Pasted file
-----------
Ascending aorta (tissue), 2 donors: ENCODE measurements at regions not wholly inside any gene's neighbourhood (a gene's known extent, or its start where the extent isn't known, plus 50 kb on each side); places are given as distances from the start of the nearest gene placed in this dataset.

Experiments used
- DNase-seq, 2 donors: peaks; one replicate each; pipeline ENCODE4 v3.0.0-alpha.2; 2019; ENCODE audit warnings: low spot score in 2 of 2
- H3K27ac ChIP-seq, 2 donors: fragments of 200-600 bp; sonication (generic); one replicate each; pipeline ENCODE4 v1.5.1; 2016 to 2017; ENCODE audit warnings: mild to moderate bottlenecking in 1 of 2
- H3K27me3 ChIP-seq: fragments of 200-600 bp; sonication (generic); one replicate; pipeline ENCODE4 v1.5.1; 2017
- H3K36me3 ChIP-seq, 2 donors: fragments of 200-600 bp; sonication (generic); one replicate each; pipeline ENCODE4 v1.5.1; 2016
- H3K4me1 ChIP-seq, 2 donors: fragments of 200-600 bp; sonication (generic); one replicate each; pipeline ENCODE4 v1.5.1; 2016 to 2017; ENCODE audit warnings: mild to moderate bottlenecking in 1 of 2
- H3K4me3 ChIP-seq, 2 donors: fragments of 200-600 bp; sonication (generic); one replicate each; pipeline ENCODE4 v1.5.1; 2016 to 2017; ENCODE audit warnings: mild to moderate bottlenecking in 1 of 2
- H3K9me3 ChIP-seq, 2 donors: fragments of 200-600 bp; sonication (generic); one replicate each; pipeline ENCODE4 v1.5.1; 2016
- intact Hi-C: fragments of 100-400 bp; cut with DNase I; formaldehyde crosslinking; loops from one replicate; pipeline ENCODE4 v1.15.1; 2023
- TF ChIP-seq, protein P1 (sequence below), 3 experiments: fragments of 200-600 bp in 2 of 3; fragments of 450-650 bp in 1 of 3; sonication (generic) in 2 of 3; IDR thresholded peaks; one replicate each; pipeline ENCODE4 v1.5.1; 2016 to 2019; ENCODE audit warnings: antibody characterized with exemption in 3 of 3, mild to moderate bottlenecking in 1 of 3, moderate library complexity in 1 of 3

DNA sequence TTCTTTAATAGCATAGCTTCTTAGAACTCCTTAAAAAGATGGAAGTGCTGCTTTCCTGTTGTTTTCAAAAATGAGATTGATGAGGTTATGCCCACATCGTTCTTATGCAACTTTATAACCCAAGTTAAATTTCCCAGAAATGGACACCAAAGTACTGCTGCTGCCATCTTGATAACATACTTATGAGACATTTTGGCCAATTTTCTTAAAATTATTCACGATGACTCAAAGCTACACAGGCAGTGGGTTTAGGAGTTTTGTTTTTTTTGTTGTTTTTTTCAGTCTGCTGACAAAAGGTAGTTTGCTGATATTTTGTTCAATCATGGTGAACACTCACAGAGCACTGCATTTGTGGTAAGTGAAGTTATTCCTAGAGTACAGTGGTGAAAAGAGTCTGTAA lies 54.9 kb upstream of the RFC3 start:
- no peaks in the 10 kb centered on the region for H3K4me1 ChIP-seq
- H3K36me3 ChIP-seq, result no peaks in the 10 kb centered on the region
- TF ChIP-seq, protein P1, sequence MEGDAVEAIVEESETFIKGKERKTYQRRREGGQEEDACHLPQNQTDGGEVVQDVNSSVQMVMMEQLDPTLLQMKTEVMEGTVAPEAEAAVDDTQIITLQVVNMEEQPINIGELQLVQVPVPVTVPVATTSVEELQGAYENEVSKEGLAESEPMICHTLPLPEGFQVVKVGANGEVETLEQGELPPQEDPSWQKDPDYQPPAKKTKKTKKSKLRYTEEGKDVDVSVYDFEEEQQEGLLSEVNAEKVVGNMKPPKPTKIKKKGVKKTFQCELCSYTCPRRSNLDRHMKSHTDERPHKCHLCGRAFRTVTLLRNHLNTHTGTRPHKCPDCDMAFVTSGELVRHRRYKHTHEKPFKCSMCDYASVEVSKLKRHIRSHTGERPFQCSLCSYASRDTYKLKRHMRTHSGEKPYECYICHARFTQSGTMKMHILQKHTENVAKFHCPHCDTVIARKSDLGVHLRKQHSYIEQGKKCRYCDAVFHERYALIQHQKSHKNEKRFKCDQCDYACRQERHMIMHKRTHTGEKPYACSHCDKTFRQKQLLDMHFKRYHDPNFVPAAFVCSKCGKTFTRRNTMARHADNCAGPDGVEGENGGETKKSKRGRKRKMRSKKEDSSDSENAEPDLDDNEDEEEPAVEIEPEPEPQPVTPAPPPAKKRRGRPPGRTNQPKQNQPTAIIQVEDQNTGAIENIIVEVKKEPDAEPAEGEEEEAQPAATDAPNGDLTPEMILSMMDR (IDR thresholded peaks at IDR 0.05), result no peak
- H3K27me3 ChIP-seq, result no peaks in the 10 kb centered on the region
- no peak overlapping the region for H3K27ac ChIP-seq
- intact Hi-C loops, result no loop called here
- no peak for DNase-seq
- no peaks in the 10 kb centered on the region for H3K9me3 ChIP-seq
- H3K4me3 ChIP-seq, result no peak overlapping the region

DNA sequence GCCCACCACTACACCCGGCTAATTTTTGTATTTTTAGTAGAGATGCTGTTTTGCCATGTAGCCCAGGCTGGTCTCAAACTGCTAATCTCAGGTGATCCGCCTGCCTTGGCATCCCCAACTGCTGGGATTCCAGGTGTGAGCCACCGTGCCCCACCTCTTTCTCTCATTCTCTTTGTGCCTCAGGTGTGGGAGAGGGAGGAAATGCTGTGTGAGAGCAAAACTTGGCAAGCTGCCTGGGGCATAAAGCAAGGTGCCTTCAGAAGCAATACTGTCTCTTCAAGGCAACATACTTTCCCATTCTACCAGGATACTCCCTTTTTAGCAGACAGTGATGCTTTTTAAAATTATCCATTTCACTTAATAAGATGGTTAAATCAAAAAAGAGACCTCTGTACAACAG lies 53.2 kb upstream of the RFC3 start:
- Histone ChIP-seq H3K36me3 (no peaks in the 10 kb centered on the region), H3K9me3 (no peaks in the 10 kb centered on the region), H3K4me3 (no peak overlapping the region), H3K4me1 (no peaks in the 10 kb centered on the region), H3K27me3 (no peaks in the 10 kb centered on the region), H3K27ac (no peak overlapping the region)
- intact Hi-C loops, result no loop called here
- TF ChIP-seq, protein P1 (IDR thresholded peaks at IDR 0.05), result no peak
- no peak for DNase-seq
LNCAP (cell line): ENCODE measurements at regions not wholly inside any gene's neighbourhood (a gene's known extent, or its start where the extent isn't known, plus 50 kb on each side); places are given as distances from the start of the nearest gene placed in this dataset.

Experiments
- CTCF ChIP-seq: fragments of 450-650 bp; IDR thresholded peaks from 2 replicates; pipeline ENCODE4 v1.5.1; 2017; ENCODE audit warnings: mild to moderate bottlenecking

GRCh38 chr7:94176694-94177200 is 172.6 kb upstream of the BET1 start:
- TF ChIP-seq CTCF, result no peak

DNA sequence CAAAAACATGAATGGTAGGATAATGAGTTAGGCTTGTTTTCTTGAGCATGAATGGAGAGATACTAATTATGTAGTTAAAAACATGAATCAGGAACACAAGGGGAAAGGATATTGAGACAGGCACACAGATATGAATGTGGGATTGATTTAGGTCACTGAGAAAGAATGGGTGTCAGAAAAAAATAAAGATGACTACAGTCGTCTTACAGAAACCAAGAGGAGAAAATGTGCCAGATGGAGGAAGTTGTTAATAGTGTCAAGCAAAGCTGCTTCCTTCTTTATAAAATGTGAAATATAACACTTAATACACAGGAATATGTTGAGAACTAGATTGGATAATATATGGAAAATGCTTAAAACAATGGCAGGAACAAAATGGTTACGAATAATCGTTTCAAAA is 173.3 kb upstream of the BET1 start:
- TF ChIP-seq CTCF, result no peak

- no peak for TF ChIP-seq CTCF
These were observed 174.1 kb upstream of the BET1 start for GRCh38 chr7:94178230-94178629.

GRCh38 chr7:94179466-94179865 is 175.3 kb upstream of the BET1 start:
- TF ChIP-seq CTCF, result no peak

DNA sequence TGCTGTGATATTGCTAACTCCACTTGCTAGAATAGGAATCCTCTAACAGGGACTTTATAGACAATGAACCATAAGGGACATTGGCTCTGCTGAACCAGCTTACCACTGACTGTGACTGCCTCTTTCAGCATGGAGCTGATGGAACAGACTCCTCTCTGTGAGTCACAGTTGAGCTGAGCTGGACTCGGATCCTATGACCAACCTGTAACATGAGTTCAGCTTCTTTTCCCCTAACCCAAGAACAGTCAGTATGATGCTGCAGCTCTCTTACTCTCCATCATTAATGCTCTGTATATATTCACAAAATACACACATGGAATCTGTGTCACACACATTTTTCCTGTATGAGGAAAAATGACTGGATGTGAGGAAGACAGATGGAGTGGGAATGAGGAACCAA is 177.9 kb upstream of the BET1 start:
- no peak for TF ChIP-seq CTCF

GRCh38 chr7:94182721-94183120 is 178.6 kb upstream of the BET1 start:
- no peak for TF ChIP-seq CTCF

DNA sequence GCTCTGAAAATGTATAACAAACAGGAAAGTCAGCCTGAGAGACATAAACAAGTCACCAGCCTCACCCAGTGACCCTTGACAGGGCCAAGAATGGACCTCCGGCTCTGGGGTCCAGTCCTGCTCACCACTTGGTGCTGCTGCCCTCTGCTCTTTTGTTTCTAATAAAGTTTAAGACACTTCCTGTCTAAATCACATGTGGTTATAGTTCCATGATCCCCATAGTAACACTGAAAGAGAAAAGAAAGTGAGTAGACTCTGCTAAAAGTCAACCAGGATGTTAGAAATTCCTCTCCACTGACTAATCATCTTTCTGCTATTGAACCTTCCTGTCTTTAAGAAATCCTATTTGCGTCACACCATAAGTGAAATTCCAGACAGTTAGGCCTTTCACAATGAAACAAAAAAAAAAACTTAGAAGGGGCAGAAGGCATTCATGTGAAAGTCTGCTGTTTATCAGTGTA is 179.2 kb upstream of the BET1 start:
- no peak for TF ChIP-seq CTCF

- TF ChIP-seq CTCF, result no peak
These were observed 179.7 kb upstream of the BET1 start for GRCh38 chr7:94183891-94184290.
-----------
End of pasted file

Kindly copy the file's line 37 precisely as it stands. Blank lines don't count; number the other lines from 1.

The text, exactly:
- TF ChIP-seq CTCF, result no peak